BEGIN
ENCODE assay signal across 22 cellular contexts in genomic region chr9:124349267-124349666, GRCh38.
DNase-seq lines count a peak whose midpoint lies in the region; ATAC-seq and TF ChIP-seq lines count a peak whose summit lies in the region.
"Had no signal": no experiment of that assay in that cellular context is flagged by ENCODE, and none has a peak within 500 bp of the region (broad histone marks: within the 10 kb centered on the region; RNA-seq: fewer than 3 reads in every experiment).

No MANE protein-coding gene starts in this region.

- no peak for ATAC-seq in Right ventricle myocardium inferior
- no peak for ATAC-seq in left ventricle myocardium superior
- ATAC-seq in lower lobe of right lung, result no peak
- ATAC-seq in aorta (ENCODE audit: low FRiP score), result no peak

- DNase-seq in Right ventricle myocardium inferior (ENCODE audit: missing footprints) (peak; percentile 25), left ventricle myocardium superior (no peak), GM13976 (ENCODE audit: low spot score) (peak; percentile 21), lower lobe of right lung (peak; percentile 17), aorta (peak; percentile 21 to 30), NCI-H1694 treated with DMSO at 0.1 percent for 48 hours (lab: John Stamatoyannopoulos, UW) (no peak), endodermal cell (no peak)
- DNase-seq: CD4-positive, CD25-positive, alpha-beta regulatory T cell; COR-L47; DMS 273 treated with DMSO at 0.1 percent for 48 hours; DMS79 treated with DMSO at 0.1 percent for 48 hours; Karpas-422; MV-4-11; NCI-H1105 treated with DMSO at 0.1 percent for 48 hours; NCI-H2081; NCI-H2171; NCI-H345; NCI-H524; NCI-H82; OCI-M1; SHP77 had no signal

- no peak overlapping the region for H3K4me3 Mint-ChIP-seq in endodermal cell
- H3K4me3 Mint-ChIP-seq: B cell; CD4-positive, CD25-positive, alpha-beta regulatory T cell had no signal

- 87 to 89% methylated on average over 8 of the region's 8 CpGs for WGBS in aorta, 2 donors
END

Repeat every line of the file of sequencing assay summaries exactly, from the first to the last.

ENCODE assay signal across 22 cellular contexts in genomic region chr9:124349267-124349666, GRCh38.
DNase-seq lines count a peak whose midpoint lies in the region; ATAC-seq and TF ChIP-seq lines count a peak whose summit lies in the region.
"Had no signal": no experiment of that assay in that cellular context is flagged by ENCODE, and none has a peak within 500 bp of the region (broad histone marks: within the 10 kb centered on the region; RNA-seq: fewer than 3 reads in every experiment).

No MANE protein-coding gene starts in this region.

- no peak for ATAC-seq in Right ventricle myocardium inferior
- no peak for ATAC-seq in left ventricle myocardium superior
- ATAC-seq in lower lobe of right lung, result no peak
- ATAC-seq in aorta (ENCODE audit: low FRiP score), result no peak

- DNase-seq in Right ventricle myocardium inferior (ENCODE audit: missing footprints) (peak; percentile 25), left ventricle myocardium superior (no peak), GM13976 (ENCODE audit: low spot score) (peak; percentile 21), lower lobe of right lung (peak; percentile 17), aorta (peak; percentile 21 to 30), NCI-H1694 treated with DMSO at 0.1 percent for 48 hours (lab: John Stamatoyannopoulos, UW) (no peak), endodermal cell (no peak)
- DNase-seq: CD4-positive, CD25-positive, alpha-beta regulatory T cell; COR-L47; DMS 273 treated with DMSO at 0.1 percent for 48 hours; DMS79 treated with DMSO at 0.1 percent for 48 hours; Karpas-422; MV-4-11; NCI-H1105 treated with DMSO at 0.1 percent for 48 hours; NCI-H2081; NCI-H2171; NCI-H345; NCI-H524; NCI-H82; OCI-M1; SHP77 had no signal

- no peak overlapping the region for H3K4me3 Mint-ChIP-seq in endodermal cell
- H3K4me3 Mint-ChIP-seq: B cell; CD4-positive, CD25-positive, alpha-beta regulatory T cell had no signal

- 87 to 89% methylated on average over 8 of the region's 8 CpGs for WGBS in aorta, 2 donors